11. Development of the combination of cell culture and other research tools to better expand human hematopoietic stem cells.

12. Development of improved techniques for computational simulation/modeling of biological processes involved in immunologic defenses against tumor cells such as signal transduction, cell cycle progression, and intracellular translocation.

13. Development of other novel technologies, methodologies or instrumentation to facilitate basic research in either tumor immunology or cancer hematology.

14. Development of molecular, cellular or biochemical techniques to isolate and/or characterize tumor stem cells from hematologic malignancies.

D. DNA and Chromosome Aberrations. The DNA and Chromosome Aberrations Branch (DCAB) seeks to study the genome at the DNA and chromosome level, including discovery of genes at sites of chromosome breaks, deletions, and translocations; DNA repair; structure and mechanisms of chromosome alterations; epigenetic changes; radiation- and chemical-induced changes in DNA replication and other alterations; and analytical technologies. Specific research and technologies supported by DCAB include but are not limited to the following:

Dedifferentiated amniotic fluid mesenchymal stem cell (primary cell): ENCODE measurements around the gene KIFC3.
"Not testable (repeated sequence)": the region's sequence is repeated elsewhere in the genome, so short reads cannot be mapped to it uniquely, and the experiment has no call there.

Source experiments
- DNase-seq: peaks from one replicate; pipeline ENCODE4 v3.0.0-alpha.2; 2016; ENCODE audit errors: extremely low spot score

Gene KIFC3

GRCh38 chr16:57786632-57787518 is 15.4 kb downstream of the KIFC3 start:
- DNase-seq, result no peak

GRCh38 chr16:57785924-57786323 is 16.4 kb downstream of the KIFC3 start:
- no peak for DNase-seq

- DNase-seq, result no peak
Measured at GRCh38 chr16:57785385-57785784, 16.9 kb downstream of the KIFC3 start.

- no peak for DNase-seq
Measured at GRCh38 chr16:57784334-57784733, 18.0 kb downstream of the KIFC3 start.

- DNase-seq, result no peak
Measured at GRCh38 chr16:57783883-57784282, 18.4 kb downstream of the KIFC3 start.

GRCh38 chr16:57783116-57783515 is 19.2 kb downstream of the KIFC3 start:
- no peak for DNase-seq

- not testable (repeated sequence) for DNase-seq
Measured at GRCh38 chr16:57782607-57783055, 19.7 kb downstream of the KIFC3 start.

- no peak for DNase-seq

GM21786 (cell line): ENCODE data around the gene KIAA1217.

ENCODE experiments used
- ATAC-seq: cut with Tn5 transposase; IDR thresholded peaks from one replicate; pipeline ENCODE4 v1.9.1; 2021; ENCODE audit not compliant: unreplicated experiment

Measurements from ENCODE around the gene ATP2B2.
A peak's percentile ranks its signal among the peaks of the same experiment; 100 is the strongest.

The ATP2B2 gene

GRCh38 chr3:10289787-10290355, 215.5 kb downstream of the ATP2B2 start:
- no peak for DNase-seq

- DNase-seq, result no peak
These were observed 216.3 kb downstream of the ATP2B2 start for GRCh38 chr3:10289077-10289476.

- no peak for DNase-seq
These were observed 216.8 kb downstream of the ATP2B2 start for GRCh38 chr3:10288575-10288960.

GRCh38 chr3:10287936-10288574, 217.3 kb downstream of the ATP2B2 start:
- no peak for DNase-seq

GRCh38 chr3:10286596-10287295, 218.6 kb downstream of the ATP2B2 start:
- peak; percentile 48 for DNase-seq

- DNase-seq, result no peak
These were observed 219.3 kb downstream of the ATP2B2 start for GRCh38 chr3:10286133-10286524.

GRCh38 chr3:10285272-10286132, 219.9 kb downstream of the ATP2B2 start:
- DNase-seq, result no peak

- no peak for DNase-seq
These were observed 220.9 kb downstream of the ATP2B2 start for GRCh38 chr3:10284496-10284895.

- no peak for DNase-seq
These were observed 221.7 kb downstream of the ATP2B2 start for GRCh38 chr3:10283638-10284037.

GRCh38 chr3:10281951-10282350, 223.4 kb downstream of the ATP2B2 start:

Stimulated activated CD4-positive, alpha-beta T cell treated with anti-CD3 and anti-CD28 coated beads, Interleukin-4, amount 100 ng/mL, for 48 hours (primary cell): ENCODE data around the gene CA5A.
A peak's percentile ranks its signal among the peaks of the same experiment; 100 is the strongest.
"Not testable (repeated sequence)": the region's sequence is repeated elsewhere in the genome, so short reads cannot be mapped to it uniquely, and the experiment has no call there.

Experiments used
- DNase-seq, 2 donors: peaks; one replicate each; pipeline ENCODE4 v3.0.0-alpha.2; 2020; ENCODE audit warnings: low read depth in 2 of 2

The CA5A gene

1. Development of new, improved technologies for characterization of chromosomal aberrations in cancer.

2. Development of new, improved, or high throughput technologies for whole genome scanning for chromosome aberrations in cancer.

3. New or improved technologies to increase accuracy of karyotypic analyses of tumor specimens.

4. New or improved methods to mutate or replace genes at specific sites in intact cells.

5. Development of new, sensitive methods to assess the methylation status of genes.